During the Sultanate era an exotic Indo-Muslim culture came into being which was the blend of Arabic, Turkish, Afghan, Persian, Central-Asian and Indian traditions. Initially, the conquests from Afghanistan culturally influenced the northern India as Lahore, which turned into a smaller Ghazni and later Delhi became the most significant cultural centre in the Muslim East. After the fall of Baghdad in 1258, Delhi became the most important cultural center of Muslim East. When the centers of learning in Central and Western Asia were devastated, Delhi turned out to be the bulwark of Muslim power. It generously afforded refuge to the talented Muslims who came in increasing numbers and added to the splendor of the court of Delhi. Balban had great regard for these distinguished refugees. The next reign was that of Ala-ud-din Khalji famous for patronage of men of letters. Muhammad Tughluq and Firuz Tughluq were also keen supporters of learning. The cultural life of the Sultanate received a fresh stimulus during the reign of Sikandar Lodhi. It was undoubtedly on the foundations laid by the sultans of Delhi that the great edifice of cultural development was erected by the Mughal rulers.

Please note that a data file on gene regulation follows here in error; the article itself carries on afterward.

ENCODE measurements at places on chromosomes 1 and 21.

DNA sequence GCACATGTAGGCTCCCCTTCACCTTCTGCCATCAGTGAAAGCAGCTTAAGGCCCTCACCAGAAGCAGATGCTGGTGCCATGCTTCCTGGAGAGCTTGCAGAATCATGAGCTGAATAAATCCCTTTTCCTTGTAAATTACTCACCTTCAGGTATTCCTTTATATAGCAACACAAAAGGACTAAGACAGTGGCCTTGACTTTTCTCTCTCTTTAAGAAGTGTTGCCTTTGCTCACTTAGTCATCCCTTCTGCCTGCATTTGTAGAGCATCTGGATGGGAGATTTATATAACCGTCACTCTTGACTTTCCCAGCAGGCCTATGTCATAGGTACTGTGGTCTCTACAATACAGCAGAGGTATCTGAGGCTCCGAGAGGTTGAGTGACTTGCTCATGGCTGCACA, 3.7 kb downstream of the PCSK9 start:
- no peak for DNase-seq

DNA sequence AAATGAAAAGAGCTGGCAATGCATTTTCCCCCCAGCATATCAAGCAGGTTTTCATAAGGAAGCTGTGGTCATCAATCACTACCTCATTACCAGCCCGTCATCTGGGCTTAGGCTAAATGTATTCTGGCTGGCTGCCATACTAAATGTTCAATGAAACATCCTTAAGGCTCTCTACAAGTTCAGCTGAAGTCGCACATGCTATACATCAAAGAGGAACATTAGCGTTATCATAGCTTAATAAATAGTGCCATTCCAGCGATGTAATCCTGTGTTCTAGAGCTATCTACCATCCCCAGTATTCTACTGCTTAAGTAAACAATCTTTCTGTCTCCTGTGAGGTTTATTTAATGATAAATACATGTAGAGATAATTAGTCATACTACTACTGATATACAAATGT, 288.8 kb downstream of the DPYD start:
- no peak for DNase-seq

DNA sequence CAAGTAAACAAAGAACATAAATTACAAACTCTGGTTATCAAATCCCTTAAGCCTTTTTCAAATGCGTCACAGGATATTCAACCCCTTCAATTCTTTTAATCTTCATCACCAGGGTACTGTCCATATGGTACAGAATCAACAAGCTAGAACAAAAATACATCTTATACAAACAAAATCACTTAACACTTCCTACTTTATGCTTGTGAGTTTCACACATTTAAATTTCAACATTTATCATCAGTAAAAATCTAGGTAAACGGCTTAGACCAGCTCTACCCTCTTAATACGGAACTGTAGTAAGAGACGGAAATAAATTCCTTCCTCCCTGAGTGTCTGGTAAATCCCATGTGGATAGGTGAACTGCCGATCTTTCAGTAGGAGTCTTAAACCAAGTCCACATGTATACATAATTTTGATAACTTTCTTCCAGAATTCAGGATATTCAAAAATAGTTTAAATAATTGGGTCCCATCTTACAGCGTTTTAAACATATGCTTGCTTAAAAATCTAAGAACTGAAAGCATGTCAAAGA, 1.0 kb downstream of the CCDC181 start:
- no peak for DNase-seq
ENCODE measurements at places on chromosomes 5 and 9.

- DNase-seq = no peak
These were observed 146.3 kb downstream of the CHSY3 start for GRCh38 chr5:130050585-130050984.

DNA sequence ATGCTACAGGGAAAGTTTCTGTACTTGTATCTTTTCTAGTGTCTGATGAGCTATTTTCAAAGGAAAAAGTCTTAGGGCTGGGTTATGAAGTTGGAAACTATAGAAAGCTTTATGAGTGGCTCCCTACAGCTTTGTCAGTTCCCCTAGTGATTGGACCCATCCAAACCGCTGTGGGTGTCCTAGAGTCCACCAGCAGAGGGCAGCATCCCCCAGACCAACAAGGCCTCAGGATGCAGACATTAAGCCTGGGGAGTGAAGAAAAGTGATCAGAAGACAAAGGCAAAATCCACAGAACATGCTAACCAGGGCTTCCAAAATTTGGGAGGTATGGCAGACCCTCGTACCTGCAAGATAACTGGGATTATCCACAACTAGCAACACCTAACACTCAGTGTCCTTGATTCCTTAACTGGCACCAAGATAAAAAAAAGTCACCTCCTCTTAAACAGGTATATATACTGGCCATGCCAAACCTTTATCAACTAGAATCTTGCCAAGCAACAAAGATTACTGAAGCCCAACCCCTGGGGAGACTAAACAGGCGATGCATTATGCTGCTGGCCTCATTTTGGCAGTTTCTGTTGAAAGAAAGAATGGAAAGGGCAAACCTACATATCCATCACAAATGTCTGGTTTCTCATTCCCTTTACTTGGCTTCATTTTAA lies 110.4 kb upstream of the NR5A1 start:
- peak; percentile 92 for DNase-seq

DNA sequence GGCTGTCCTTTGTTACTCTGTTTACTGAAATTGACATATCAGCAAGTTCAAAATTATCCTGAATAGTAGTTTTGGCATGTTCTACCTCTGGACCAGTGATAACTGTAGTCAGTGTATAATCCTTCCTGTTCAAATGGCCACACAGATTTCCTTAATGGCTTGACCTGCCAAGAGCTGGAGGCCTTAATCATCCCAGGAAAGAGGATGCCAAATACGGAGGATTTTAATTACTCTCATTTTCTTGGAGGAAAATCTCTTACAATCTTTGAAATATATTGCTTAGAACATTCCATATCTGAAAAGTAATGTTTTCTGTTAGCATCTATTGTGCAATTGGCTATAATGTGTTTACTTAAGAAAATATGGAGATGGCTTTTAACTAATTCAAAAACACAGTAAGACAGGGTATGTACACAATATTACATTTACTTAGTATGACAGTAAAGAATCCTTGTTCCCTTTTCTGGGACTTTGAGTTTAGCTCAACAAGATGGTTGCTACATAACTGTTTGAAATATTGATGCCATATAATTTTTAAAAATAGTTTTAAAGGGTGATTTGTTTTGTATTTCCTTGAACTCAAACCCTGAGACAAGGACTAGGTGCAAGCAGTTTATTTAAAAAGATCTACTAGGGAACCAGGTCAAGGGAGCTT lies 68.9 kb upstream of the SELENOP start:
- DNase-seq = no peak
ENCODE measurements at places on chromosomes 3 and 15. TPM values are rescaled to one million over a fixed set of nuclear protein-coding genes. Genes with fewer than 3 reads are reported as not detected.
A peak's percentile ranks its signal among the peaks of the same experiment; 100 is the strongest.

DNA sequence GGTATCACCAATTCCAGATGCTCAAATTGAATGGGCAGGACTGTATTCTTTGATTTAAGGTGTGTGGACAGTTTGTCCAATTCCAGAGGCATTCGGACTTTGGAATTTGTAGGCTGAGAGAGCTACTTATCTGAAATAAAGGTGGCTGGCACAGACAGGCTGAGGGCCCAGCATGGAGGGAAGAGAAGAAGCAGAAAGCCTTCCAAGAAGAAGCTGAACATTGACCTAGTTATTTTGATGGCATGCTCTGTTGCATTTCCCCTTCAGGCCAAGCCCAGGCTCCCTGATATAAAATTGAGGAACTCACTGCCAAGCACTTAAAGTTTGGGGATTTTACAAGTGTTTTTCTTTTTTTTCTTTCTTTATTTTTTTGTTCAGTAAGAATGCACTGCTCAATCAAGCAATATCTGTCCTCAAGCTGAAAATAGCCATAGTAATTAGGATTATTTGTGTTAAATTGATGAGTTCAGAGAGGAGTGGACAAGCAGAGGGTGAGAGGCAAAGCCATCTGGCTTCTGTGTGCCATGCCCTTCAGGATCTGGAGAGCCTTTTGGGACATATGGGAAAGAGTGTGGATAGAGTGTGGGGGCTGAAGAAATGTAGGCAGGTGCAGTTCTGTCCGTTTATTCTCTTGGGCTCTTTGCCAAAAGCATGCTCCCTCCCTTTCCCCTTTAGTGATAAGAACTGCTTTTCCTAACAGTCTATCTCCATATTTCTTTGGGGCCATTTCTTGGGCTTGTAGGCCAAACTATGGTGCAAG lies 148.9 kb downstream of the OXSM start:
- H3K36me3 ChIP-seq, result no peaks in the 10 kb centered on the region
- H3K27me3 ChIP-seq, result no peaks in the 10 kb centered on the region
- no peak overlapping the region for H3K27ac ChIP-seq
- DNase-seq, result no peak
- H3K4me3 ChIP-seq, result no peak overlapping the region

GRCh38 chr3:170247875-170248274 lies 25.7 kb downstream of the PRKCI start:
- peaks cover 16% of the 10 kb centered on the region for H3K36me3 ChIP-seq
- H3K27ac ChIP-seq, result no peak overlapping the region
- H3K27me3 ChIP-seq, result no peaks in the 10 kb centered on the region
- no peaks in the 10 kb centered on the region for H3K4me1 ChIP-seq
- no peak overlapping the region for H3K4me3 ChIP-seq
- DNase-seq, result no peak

This article was last updated on Monday, Jan 03, 2005